Feeling Rich, in Touch with our Senses

Diane Ackerman  published years ago a “lusciously written” book entitled A Natural History of the Senses. My students enjoyed reading passages from the book for their summary assignments. Both poet and scientist in her approach, Ackerman has since written Cultivating Delight: A Natural History of My Garden, a book I have relished reading for its keen observations. Here is a passage:

Many things catch light prismatically–fish scales, the mother-of-pearl inside a limpet shell, oil on a slippery road, a dragonfly’s wings, opals, soap bubbles, peacock feathers, metal that’s lightly tarnished, the wing case of beetles, spiders’ webs smeared with early-morning dew.


Author Kathy Pooler’s blog post yesterday, December 5, 2013 features actor and author Bryan Cohen who shares the knack of tapping into one’s senses to access childhood memories.

Read it here!


13 thoughts on “Feeling Rich, in Touch with our Senses

  1. You and I have read, and enjoyed, so many of the same books, Marian. Such parallel lives. I loved Ackerman’s chapter on smell especially and remembered it when I was writing my memoir Blush.


    1. You’ve heard the expression “sisters under the skin.” I’m convinced that is true of us — both under and above! I love seeing your smile in my posts. Soon your memoir class will be over and maybe you can take a teeny-weeny breather: You so deserve it!


  2. I love that you talk about our riches, and it’s about our abundance of senses.

    In my training to be a Waldorf teacher I studied Rudolf Steiner’s understanding of our senses, and he identifies even more riches: he finds we have twelve, yes, 12 senses! I love to think about life this way, even though I, like any of us brought up in an age of materialism, sometimes forget about the ones that don’t have a readily identifiable sense organ. Balance, for example, is a sense, says Rudolf Steiner, and I wonder how to point to my proprioceptor? (not sure I even spelled it right)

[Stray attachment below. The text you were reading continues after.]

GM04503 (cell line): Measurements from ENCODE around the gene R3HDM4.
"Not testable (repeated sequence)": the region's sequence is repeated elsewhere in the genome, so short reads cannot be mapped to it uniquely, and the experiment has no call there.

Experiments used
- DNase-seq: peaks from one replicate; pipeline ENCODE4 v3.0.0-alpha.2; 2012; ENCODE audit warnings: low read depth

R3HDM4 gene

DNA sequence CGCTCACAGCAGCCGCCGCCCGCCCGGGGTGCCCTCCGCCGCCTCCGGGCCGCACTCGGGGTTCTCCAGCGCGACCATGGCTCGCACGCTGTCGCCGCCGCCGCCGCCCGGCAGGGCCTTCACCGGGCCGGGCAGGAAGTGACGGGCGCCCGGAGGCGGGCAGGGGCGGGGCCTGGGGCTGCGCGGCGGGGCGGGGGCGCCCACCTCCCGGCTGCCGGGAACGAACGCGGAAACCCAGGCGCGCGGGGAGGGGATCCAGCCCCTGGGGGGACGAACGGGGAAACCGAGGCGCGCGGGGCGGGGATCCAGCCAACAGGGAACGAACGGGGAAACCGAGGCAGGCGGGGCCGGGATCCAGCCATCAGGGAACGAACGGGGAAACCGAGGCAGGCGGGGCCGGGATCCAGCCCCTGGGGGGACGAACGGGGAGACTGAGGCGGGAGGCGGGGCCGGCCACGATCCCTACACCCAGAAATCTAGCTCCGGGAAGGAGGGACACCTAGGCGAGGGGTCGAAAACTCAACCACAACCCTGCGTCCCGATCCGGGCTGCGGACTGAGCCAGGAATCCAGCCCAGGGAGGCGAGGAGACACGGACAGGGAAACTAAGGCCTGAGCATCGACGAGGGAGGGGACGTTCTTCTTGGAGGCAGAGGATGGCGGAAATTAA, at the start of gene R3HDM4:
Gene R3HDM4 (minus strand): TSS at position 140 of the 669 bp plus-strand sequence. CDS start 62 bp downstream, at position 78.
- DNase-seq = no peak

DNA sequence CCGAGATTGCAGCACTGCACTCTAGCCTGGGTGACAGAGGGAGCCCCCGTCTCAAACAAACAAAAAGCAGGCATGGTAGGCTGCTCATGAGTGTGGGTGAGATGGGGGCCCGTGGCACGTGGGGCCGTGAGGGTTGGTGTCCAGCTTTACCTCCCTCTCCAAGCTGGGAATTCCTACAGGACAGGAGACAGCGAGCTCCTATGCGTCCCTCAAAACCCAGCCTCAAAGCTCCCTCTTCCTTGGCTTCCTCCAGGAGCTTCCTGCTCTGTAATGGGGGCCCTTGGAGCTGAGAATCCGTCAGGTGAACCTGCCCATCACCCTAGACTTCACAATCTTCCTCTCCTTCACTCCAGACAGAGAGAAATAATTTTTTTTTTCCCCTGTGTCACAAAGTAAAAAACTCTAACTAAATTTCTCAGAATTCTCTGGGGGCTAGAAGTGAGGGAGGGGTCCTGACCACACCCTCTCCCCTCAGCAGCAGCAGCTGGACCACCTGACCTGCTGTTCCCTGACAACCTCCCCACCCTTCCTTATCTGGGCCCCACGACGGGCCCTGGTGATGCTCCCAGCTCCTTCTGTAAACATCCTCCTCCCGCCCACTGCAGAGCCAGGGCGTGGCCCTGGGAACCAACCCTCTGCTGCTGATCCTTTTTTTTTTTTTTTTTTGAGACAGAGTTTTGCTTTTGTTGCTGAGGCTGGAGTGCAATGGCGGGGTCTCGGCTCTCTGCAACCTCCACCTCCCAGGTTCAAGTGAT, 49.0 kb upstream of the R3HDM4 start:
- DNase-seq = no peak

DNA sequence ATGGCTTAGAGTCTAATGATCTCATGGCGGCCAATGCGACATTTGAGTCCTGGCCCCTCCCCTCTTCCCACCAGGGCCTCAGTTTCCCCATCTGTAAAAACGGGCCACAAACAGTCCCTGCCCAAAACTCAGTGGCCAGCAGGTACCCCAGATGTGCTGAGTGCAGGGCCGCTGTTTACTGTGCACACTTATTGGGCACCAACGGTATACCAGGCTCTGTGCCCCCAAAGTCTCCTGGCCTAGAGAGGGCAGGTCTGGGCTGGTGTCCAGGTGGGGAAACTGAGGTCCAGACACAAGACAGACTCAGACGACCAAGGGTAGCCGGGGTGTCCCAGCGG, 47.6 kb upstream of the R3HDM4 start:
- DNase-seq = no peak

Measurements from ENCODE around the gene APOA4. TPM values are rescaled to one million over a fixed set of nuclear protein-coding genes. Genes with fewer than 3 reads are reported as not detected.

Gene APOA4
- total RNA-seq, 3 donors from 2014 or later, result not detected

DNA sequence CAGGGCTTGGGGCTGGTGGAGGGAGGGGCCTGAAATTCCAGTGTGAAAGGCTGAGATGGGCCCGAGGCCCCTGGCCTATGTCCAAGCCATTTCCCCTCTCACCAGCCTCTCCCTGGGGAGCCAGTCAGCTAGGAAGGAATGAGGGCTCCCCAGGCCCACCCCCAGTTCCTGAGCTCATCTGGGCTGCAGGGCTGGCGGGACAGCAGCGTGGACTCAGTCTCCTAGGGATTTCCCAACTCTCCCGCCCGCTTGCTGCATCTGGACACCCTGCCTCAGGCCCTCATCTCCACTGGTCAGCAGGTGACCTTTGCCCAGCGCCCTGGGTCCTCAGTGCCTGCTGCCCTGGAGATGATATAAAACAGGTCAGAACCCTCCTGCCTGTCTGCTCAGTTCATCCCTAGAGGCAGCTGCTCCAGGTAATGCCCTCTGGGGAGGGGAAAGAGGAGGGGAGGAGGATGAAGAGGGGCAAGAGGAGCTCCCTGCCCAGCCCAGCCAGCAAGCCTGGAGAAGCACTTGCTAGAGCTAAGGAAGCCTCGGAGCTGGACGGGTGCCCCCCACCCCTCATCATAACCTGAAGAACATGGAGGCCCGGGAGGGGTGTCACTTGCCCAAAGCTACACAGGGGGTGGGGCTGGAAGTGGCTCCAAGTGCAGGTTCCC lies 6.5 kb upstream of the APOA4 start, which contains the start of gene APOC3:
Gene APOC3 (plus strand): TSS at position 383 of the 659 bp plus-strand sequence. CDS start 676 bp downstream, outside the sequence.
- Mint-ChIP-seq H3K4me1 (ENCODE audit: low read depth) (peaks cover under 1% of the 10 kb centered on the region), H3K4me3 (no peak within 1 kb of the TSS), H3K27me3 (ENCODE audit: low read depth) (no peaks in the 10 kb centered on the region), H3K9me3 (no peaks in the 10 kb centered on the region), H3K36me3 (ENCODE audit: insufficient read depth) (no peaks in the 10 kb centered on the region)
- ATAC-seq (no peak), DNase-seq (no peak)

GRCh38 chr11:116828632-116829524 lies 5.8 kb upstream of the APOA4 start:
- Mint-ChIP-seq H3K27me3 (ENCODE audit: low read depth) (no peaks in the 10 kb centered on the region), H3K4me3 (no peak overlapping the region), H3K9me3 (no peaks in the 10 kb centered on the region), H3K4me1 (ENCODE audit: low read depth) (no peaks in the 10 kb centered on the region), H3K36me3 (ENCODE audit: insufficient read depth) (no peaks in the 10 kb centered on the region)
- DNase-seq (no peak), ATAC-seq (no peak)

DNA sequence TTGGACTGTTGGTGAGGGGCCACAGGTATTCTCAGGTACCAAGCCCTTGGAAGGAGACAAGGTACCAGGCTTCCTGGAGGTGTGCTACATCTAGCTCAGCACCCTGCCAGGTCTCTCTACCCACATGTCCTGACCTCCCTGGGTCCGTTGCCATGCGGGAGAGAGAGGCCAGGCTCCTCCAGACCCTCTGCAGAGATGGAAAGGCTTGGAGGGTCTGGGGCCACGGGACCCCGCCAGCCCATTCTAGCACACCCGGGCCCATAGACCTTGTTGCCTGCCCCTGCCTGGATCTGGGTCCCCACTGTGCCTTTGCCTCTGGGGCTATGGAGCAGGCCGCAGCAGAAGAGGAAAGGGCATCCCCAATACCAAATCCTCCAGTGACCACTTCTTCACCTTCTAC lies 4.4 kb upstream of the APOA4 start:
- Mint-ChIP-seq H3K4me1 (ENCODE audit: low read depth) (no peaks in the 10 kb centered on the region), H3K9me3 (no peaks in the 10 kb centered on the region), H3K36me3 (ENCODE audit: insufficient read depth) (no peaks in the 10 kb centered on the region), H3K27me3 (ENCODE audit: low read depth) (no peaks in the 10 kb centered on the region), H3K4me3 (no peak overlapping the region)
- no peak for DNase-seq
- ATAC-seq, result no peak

1. Your spelling of proprioceptor is spot on, as my online dictionary will attest. In fact, I used these muscles this morning in PowerPump class. Thanks for adding another word to my vocabulary and for introducing me to Rudolf Steiner’s work. I’ll have to look him up too! I feel my mind expanding already. Thanks, Dolores.


    1. Until I read Ackerman’s quote, I never thought of oil on a wet road as beautiful. I have always seen it as danger–all depends on your point of view. Thanks, Susan. Have a great weekend!


    1. My heart leaps up when I see authors connecting with their audiences–other readers and bloggers. My Master’s thesis was on learning styles and since that time I have been a student of varied ways people become aware of their surroundings and thus learn. Thanks for commenting, Bryan.


  3. Diane Ackerman’s from my neck of the woods. She lives in Ithaca, NY where I went to college and met my husband. We bought land 18 miles from Ithaca. It’s where I go to a great independent bookstore and to readings. I loved her book ‘One Hundred Names for Love: A Memoir’ perhaps more than any other. I love memoir. I love a good love story. And I understand what it is to deal with a struggling spouse and love them through the worst of it. If you haven’t read it, you’re in for a treat, Marian. Thanks for sharing this great piece, Marian.


    1. And thanks for telling me more about an author I have known for decades. Your description of her setting and her struggling spouse certainly makes her seem more 3-dimensional to me. In fact, I shall check our library for her memoir and put a hold on the book. She never disappoints. And you are always so encouraging and helpful, Elaine. Thanks so much!


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